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Shamanic small ads
by Hyaesook Yang| London, UK
Saturday, 16 April 2011
tags: asia, categories, consumer culture, culture, making sense, technology
Korean Shamanism is rooted in ancient folk religions and dates back at least 40,000 years. The shaman has a special ability to make connections as a mediator between the human world and the spiritual world. Most Korean shamans are women and in some cases, they got the ability when they were very young. There are two types of shaman. Some are understood to inherit Shamanic skills within the family, others through a call from the spirit world. Shamans hold a special ceremony (gut) or give a fortune-telling, to deliver good fortune for their clients or heal unidentified illnesses. Traditionally the shamans also hold an annual gut to propitiate gods of the village or locality. Each shaman is a specialist of some kind. Some are good at healing the souls of the dead, for example, while others can predict the future -while others again are good at the yearly ceremony to exorcise the town.
The integration of shamanism into daily life in South Korea is reflected in brand communications and popular culture. The image on the right is a famous comedy talk show, where the set design is based on a shaman’s shrine. The host, in costume, plays the role of a shaman and the guest acts as a client seeking a solution to a problem. Shamanism is also a widespread theme in Korean films and teledramas. The centre image was used in Compaq computer advertising some years ago, supporting the claim that the functionality matches that of a shaman. Odd as this may seem as a hi-tech metaphor it signals the strength of continuing belief in the power of the shaman – unlike corresponding ‘magic’ hi-tech metaphors in the West, Korean shamanism in this context is still connected with a culture that maintains literal belief in the underlying spiritual forces.
For anyone unaware of this living connection with Shamanism, in the country Koreans see as the original home of shamanism, one of the most surprising expressions of this cultural phenomenon will be the small-ads offering shamanic services. These are common and particularly in evidence in magazines targeting women of middle age. The message in one of these advertisements below reads “The shaman and exorcism are like diagnosis or surgery for your spirit. If you find a good doctor you can get good treatment. So it’s really important to find a good shaman”.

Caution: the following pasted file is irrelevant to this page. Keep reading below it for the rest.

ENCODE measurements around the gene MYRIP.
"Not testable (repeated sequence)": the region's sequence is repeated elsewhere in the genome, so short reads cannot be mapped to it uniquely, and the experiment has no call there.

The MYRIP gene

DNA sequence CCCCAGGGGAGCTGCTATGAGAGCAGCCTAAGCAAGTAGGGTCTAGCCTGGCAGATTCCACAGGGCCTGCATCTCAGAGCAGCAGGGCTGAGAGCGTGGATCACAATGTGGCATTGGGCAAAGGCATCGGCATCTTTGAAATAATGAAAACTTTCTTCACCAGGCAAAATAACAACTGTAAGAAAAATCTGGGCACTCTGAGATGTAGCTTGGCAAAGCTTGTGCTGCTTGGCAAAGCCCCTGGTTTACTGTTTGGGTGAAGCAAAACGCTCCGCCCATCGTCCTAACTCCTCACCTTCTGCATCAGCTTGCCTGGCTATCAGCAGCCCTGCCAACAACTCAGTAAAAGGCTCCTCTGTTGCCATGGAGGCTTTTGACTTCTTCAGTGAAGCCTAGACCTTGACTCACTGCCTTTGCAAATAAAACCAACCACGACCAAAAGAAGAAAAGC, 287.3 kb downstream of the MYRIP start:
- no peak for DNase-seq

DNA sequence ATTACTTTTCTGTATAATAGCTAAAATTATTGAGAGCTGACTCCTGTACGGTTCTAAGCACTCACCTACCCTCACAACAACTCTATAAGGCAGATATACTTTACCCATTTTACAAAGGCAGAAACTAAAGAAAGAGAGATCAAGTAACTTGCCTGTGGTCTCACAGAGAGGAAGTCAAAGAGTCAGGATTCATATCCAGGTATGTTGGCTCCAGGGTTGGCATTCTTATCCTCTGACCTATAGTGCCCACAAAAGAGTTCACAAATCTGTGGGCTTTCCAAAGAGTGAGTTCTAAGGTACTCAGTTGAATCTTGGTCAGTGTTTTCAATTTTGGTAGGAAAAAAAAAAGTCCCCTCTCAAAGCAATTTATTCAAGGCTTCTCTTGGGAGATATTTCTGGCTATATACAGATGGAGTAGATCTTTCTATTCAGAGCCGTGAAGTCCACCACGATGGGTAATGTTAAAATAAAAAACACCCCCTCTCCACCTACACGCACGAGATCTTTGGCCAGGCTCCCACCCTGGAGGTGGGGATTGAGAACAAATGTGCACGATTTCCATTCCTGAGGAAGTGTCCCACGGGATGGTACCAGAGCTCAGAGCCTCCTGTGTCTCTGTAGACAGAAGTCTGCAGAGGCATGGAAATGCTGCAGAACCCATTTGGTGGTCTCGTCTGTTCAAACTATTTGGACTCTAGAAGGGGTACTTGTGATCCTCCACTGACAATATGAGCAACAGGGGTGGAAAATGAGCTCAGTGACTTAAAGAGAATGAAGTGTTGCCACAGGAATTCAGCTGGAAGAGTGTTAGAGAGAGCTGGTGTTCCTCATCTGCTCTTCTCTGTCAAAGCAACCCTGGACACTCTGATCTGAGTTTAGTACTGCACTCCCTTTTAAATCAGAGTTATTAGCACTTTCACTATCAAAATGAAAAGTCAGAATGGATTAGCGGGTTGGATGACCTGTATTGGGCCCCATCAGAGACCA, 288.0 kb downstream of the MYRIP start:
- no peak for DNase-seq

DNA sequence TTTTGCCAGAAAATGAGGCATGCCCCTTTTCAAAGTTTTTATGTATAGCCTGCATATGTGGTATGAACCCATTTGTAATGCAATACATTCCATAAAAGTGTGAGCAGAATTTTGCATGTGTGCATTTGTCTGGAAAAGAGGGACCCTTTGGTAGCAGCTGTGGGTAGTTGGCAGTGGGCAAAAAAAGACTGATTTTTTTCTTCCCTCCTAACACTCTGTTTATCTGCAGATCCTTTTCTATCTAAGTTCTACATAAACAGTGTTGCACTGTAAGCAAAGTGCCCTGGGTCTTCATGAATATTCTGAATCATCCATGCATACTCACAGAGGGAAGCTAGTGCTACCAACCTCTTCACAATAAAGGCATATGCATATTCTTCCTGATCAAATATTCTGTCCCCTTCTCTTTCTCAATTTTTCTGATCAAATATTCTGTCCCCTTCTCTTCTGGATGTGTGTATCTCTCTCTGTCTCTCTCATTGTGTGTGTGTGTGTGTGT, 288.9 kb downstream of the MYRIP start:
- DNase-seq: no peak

Small ads list telephone numbers, shrine locations, and give potted histories explaining how and why this particular individual became a shaman. The personal story also supports the track record of big successes – predicting Michael Jackson's death, correctly calling the Korean presidential election, predicting the tsunami etc. And some ads list the shaman's TV appearances in her/his professional capacity. The small-ad also tend to detail the shaman.s specialism: e.g. solving job difficulties, predicting relationships and resolving relationship problems, business predictions, working on marital compatibility or concubine problems, entrance examination predictions, property investment predictions…
In the hierarchy of specialisms, one of the things people clearly want to solve most through a shaman is the secret of material and wordly success. The shaman is the mediator or agent to satisfy such desires. The list of problems people want to solve through a shaman leans significantly in this direction. The shaman is a mediator (or an agent) to satisfy these very practical ambitions. Here certain questions and uncertainties arise. It is in a way covetous to go to shaman since, as Koreans tend to believe, the shaman can see the future and so perhaps change it to be as a client wants it to be. There is something perceptually unrighteous and shady about this because people also understand that their future is their responsibility, something that's being made by themselves.
This ambivalence means that the shamans’ advertisements are normally located in places like the last few pages of magazines or the back of the seat on night buses – like these advertisements in the illustration above. This is also a highly commercialised activity, however much its origins are oriented towards the spiritual. There are no free shamanic services. This is a job, a drive to sustain business for the shaman and his/her divine backing. In the pictures in the Korean advertisements, the shamans wear elaborate make up and vivid colour costumes to attract attention – this is a kind of mainstream marketing.
Koreans tend to go to a shaman when they have a problem they’re not able to deal with for some reason and need to try to find an alternative possibility for now. Although shamanism is deeply rooted in traditional culture and still very much alive today, most Koreans don’t completely trust the shaman’s ability. However we strongly believe that through the mediation of shamanism it is possible to get, at least, solace of soul and some alleviation of desire.
© Hyaesook Yang 2011